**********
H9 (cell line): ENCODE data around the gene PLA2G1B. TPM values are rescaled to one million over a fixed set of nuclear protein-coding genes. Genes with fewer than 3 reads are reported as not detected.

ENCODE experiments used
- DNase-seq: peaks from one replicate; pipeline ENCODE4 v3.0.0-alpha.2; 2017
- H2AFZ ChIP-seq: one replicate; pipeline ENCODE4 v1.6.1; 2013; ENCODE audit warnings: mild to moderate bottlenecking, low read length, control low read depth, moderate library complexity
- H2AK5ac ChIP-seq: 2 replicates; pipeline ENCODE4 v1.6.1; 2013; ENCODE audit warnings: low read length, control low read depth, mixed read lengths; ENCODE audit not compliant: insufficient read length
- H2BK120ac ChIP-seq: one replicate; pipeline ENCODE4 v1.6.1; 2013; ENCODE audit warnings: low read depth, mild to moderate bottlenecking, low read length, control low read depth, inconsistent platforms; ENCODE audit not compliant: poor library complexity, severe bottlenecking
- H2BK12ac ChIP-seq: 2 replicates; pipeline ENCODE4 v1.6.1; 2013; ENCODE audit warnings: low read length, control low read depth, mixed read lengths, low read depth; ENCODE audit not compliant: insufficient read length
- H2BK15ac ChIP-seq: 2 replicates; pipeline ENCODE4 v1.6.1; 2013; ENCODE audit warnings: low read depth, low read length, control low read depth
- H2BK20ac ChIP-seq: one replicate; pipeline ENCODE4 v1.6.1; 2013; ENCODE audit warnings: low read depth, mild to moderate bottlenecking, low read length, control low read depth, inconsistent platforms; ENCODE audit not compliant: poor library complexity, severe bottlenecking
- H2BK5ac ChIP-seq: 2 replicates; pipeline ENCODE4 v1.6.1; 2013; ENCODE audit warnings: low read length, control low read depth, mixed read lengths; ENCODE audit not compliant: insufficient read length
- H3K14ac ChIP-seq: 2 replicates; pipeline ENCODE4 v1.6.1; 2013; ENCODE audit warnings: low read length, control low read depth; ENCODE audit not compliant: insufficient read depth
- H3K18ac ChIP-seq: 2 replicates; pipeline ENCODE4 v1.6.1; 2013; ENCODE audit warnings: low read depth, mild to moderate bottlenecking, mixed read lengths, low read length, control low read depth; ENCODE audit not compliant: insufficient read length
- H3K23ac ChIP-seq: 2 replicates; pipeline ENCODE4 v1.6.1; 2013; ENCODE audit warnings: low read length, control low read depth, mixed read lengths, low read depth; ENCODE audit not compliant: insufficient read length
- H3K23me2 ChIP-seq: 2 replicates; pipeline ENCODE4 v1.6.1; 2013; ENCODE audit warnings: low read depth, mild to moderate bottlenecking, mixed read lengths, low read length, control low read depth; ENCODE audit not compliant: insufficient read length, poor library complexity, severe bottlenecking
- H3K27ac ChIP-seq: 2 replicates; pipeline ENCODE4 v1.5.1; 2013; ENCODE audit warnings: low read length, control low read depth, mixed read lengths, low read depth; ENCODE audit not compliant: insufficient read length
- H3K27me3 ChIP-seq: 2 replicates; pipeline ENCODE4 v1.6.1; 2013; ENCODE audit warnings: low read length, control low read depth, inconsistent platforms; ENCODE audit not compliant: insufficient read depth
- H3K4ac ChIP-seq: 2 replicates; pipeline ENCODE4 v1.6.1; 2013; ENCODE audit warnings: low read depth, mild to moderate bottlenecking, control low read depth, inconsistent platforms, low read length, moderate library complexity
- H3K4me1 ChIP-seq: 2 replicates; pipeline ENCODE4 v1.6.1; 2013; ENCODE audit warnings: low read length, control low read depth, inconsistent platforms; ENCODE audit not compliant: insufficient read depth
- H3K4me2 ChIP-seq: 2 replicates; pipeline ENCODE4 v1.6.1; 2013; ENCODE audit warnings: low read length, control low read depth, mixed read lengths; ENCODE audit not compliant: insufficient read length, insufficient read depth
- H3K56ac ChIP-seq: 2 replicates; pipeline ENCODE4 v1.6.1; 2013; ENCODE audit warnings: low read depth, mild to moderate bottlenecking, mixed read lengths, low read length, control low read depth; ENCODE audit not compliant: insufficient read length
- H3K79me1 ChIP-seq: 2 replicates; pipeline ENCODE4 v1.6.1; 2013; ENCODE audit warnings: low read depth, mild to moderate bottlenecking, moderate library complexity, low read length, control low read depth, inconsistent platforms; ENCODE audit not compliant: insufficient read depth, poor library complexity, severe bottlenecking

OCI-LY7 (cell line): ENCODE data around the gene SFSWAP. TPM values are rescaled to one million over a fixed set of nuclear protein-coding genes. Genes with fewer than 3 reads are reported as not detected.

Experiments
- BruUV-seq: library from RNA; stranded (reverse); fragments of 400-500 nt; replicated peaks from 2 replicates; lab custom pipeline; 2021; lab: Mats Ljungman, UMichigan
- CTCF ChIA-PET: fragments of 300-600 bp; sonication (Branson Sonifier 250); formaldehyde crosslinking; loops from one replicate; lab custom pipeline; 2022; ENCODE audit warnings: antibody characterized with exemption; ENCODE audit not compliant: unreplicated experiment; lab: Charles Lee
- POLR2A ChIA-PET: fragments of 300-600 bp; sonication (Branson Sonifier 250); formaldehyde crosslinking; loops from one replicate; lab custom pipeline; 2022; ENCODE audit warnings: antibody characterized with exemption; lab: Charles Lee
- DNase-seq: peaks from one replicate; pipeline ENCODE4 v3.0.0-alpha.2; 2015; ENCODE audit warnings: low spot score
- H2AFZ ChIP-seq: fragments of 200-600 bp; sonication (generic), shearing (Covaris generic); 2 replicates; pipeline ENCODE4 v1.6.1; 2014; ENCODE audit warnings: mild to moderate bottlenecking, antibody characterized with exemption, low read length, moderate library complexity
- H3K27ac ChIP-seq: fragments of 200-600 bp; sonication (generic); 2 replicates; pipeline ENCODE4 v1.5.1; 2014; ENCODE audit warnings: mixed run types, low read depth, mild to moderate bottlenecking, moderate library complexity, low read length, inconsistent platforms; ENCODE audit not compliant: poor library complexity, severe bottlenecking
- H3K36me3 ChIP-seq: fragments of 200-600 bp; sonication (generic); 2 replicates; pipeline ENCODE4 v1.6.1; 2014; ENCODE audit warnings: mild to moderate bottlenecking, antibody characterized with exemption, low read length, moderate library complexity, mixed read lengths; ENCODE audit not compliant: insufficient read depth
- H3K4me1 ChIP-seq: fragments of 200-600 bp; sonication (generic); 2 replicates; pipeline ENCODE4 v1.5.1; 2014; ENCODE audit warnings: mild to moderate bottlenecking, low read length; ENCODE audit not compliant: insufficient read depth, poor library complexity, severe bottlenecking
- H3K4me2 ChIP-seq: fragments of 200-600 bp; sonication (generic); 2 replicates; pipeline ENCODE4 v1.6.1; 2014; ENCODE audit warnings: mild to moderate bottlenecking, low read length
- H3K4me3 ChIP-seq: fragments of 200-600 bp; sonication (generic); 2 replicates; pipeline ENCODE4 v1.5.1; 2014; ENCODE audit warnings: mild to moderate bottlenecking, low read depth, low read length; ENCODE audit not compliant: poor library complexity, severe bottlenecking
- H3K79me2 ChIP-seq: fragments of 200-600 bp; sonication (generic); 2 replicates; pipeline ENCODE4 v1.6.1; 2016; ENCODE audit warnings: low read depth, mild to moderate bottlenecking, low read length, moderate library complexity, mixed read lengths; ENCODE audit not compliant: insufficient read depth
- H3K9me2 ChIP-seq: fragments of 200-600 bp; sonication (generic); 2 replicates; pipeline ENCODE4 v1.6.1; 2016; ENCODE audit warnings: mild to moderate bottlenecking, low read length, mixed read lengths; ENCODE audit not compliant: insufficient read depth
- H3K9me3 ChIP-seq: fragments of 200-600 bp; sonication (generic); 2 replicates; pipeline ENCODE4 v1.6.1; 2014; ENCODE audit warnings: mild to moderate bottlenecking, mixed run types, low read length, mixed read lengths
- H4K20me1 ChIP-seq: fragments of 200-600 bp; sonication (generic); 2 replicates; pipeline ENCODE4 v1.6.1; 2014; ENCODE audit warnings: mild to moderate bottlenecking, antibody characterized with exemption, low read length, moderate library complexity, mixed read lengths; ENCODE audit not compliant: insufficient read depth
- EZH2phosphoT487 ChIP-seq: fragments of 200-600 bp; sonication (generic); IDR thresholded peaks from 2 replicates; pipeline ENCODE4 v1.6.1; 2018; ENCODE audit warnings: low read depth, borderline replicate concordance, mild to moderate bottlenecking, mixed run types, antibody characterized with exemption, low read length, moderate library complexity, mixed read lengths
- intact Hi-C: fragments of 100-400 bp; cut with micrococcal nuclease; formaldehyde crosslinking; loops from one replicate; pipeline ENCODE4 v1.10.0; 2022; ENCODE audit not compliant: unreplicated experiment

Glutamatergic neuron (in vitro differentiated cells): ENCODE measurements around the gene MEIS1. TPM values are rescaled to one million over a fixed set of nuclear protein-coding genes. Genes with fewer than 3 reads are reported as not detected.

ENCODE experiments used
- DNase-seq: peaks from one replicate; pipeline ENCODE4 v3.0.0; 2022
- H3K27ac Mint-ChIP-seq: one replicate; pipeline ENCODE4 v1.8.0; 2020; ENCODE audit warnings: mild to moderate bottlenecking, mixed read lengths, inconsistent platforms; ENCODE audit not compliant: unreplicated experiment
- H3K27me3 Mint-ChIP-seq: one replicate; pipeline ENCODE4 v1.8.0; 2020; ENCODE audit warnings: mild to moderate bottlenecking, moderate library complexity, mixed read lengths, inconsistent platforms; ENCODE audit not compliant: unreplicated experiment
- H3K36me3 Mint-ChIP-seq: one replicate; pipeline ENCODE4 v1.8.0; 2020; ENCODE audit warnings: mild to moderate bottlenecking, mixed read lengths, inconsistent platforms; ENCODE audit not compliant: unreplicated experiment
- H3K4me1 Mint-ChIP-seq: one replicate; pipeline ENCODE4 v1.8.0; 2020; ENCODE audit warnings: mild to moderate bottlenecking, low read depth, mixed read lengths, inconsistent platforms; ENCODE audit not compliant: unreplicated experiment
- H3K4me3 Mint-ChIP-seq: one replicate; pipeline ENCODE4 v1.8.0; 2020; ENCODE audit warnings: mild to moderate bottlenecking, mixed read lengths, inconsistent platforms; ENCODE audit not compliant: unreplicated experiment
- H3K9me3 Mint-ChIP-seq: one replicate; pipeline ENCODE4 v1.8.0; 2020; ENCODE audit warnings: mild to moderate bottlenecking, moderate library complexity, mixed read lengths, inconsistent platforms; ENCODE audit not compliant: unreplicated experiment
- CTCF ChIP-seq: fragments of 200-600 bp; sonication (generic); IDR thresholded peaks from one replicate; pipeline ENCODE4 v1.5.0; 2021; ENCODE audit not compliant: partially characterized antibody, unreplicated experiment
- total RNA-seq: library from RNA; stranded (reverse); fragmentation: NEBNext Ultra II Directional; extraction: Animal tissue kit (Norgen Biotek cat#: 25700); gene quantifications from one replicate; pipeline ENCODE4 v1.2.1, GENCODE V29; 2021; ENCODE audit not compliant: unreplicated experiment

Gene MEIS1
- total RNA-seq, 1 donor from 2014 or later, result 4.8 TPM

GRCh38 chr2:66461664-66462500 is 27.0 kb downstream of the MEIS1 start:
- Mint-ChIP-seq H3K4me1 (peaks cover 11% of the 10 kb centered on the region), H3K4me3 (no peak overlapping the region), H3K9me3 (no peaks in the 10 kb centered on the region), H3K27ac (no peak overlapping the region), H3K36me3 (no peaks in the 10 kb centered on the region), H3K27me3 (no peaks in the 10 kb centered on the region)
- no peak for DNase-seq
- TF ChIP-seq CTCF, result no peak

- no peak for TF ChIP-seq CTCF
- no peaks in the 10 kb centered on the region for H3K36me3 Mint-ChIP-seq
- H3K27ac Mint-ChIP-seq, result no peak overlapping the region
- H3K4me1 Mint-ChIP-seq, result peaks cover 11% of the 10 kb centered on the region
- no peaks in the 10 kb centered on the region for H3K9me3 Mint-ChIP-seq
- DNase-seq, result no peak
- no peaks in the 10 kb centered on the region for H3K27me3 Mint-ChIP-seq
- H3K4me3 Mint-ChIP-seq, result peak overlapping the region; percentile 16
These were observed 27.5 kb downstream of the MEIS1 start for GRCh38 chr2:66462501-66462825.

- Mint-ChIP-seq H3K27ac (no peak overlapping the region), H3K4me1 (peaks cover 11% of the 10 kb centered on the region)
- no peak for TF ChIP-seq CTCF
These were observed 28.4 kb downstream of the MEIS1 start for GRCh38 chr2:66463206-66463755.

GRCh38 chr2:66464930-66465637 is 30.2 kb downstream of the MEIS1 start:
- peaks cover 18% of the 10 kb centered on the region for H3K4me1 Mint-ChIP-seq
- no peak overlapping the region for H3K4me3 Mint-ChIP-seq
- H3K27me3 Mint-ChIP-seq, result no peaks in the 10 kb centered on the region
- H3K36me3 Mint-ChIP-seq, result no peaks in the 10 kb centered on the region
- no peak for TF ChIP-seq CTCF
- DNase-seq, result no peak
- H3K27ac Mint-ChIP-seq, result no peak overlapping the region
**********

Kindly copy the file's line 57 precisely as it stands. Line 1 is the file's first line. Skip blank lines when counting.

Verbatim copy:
- no peak for TF ChIP-seq CTCF